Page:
Kriston Capps is a staff writer for CityLab covering housing, architecture, and politics. He previously worked as a senior editor for Architect magazine.
From D.C. to Dallas, cities are drafting documents to help protect their cultural resources from economic changes. But too often, these plans lack teeth.
Last Thursday, Muriel Bowser, the mayor of Washington, D.C., introduced the city’s first-ever Cultural Plan. Five years in the making, the document spells out at length the city’s disposition on artists and creators. The plan outlines more than two-dozen policy recommendations built with the input of multiple city agencies and some 1,500 residents, performers, administrators, and others.
But nowhere in the 224-page document will you find an immediate answer to the cultural crisis unfolding in D.C.: a neighborhood noise complaint involving go-go music, the city’s signature sound.
For more than 20 years, a cell-phone store called Central Communications at the corner of Georgia and Florida Avenues NW in the city’s Shaw neighborhood has broadcast go-go music outdoors. The incessant throb of conga drums and roto-toms and bass-forward funk cranking on outdoor speakers since 1995 have turned the store, which also sells go-go recordings, into a genuine cultural institution. But the shop was forced to shut down the show after its parent company, T‑Mobile, was threatened with a lawsuit from a nearby resident. The complaint reportedly originated at The Shay, a luxury apartment building that’s home to wealthier, whiter Shaw residents.
This might sound like a minor issue to someone unfamiliar with go-go. But the District takes this seriously: Dozens of locals showed up on a drizzly Monday for a rally outside the store. Hundreds more assembled on Tuesday on U Street NW, the city’s historic Black Broadway corridor.
It’s not that D.C.’s Cultural Plan neglects go-go: The document quotes many residents and participants who might as well have been those demonstrators carrying #DontMuteDC signs. “The tastes and opinions of the very wealthy determine the course of art and culture,” reads one comment in the Cultural Plan gathered from a listening session. “[D.C.] used to have a lot of block parties featuring funk, punk and go-go,” reads another. “Respect the culture that is here.”
But the Cultural Plan might not go far enough to save go-go. There’s a difference between paying lip service to local culture and preserving it—and moreover, guaranteeing a future for artists who feel drained by gentrification and displacement. For its part, Central Communications is likely fine: By Wednesday afternoon, T-Mobile had relented, its CEO announcing in a tweet that “the music will go on.” But the residents who would rather not hear the historic sounds of black D.C. aren’t going anywhere. And the economic forces pushing artists to the outskirts aren’t abating. Any cultural plan that can address these strong headwinds would require concrete solutions.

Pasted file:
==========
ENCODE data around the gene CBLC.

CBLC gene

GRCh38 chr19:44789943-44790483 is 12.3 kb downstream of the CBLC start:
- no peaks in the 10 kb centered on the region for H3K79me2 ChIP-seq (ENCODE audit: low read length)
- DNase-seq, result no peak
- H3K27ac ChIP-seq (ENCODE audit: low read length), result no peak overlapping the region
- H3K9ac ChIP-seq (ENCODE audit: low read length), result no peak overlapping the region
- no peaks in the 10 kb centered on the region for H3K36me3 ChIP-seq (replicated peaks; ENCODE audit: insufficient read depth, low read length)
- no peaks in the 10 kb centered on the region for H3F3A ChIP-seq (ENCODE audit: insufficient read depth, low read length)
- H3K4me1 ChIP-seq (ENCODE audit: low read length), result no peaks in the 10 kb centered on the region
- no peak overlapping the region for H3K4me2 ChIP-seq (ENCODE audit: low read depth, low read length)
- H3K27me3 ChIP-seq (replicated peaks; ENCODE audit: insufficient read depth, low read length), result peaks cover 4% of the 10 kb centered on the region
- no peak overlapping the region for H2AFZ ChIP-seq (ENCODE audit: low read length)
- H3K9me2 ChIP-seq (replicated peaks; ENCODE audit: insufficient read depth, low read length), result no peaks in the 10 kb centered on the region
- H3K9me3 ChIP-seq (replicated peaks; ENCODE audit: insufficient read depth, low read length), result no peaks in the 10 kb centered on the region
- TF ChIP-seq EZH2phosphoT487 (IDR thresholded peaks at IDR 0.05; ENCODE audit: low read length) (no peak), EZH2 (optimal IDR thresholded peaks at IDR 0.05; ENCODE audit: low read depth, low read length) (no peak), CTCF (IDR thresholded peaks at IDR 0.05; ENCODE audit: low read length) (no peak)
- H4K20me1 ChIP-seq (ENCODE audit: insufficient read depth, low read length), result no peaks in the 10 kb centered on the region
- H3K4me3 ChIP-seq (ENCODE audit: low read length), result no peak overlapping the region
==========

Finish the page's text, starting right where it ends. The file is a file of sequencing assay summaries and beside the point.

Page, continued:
The District is just the latest city to tackle arts and equity with a top-down cultural plan. Dallas adopted its Cultural Plan and Policy in November, and support for the arts has emerged as a pivotal issue in the current mayoral campaign. In Chicago, recently elected Mayor Lori Lightfoot was the only one of 14 candidates who outlined an arts agenda during the campaign.
“More and more cities are paying attention to the creative sector, in particular what it brings in, in income, and the quality of life it brings to cities,” says Suzy Delvalle, president and executive director of Creative Capital, a national nonprofit that supports artists and organizations across 34 different disciplines. “We would like to think the artists are demanding it.”
Cheap rents and tolerant neighbors are getting harder to come by in cities such as D.C., where the arts has helped drive the city’s explosive growth. While cultural institutions are powerful economic generators for cities, they aren’t always afforded a seat at the table. D.C.’s rising rents have pushed many artists, musicians, and performers across state lines, into Hyattsville or Baltimore in Maryland. Live venues have closed up shop. The protests over the volume knob at a single Shaw retailer represent a broader series of complaints about the way market forces have pushed artists and performance sites out, leaving behind historic murals and markers. The Cultural Plan is a response, too.
Residents are calling for leadership. In D.C., people from across the city who spoke with city leaders about the arts during listening sessions anticipated cultural conflicts between the mostly white newcomers and the largely black communities into which they are moving. Whether D.C.’s Cultural Plan can do much to mobilize and defend black art forms in an increasingly white city depends on how it’s implemented and what lessons leaders can take from past failures—and that’s just one of the city’s goals.